Aerosol Treatment Chambers
June 30, 2011
While the largest amount of filtration business in a healthcare facility is typically found within the air handling system, there are many unique applications where filtration is used as part of a diagnostic or medical treatment procedure. One of these applications is the aerosol treatment chamber.
An aerosol treatment chamber or booth is a negative pressure mini-environment that has HEPA filtered exhaust. The booth is maintained under negative pressure in order to prevent harmful airborne pathogens or treatment aerosols from being introduced into the facility. These booths are often provided with a pressure monitor that continually shows the pressure status of the booth and has an audible alarm to alert workers if the negative pressure is ever compromised.
A patient sits in the chamber during the administration of an aerosol used for diagnostic analysis or therapeutic treatment. The most common applications for aerosol treatment chambers are sputum induction procedures and aerosolized pentamidine treatments.
Pentamidine is an aerosol that may be used in the treatment of immune compromised pneumonia patients. This aerosol though, may adversely affect the health of caregivers if there is repeated exposure over a pro-longed period of time. To reduce the risk to staff, these treatments are normally given to patients inside an aerosol treatment chamber or a negative pressure isolation room.
Sputum Induction: Sputum induction is typically performed on patients to confirm or rule out a diagnosis of active TB disease. It is used to obtain sputum for diagnostic purposes when patients are unable to spontaneously expectorate a specimen. The procedure uses sterile water or hypertonic saline to irritate the airway, increase secretions, promote coughing, and produce a specimen. The CDC and the Occupational Safety and Health Administration (OSHA) both classify sputum induction as a high-risk procedure when performed on a suspected or known infectious TB patient. This procedure induces coughing, resulting in a greater likelihood that infectious droplet nuclei are expelled into room air.1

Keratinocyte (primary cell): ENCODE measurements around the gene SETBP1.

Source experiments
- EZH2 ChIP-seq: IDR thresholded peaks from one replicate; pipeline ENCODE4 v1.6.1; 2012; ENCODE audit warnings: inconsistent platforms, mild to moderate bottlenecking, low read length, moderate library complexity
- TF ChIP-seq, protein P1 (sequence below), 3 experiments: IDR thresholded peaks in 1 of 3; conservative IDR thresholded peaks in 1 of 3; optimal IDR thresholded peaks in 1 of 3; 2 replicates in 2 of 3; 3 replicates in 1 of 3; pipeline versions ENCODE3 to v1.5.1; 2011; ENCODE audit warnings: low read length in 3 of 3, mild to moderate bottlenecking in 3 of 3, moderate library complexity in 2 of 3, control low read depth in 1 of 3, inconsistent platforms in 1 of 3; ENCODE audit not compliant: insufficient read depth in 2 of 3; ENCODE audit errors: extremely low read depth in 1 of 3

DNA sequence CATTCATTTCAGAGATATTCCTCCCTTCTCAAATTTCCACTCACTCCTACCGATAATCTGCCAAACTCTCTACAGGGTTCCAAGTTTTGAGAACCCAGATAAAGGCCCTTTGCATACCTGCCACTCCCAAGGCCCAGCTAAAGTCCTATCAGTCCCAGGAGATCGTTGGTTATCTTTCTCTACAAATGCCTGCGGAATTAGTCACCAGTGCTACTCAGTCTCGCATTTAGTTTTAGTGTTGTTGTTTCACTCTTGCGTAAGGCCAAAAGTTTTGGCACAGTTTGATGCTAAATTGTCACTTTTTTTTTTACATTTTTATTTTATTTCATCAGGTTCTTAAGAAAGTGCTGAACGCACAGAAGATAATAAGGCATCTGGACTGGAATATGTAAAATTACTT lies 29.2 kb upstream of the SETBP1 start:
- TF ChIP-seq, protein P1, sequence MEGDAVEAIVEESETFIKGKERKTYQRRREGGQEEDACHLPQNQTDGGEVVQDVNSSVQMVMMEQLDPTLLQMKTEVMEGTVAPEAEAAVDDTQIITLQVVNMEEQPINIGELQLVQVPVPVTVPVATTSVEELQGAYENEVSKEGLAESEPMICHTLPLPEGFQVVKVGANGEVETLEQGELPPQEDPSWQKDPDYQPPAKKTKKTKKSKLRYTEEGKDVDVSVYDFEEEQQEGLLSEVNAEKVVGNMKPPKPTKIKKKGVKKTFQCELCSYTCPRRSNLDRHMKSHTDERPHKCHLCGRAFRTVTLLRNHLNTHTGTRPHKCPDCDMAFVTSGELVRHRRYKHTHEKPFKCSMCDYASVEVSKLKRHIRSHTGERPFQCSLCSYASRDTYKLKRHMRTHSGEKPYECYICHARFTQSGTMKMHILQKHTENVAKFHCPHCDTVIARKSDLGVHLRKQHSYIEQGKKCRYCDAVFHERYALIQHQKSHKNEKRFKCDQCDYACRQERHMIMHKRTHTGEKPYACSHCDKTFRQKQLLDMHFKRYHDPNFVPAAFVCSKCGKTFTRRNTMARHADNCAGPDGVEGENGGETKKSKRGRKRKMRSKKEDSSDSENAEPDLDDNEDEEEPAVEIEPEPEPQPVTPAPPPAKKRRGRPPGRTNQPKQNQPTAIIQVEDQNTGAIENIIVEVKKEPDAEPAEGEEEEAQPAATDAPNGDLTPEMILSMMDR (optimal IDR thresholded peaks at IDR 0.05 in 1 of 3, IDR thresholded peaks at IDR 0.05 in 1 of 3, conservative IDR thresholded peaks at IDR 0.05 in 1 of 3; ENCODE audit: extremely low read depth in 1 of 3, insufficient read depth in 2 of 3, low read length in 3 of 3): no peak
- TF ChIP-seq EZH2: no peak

Performing a sputum induction in an aerosol treatment chamber with HEPA filtered exhaust, instead of a negative pressure room may provide increased protection for the healthcare worker administering the test. This eliminates the need for the healthcare worker to wear a respirator during the procedure.2
The HEPA filtered exhaust from the booth or chamber may be discharged back into the room or exhausted to the outside.3 If the exhaust air is discharged into the room, a HEPA filter should be incorporated at the discharge duct or vent of the device. The exhaust fan should be located on the discharge side of the HEPA filter to ensure that the air pressure in the filter housing and booth is negative with respect to adjacent areas. Uncontaminated air from the room will flow into the booth through all openings, thus preventing infectious droplet nuclei in the booth from escaping into the room.4
The HEPA filters on these enclosures should have appropriate pre-filtration and should be changed when the enclosure is no longer able to maintain negative pressure or provide a minimum of 12 air changes per hour of HEPA filtered exhaust. When changing the filters the maintenance person should wear N-95 respirators and gloves.5 The filter should be handled gently and sealed into a plastic bag after removal. The CDC does not recommend red bagging of these filters, stating that disposal in normal trash 6 is appropriate. Local and state codes should be consulted though, as they may differ.
1, 2, 3 Francis J. Curry National Tuberculosis Center, Institutional Consultation Services. Conducting Sputum Induction Safely. 1999.
4, 5 Guidelines for Preventing the Transmission of Mycobacterium tuberculosis in Health-Care Settings 2005 (Draft) Department of Health and Human Services, Centers for Disease Control and Prevention.
6 Guidelines for Environmental Infection Control in Health-Care Facilities. Recommendations of CDC and the Healthcare Infection Control Practices Advisory Committee (HICPAC) 2003.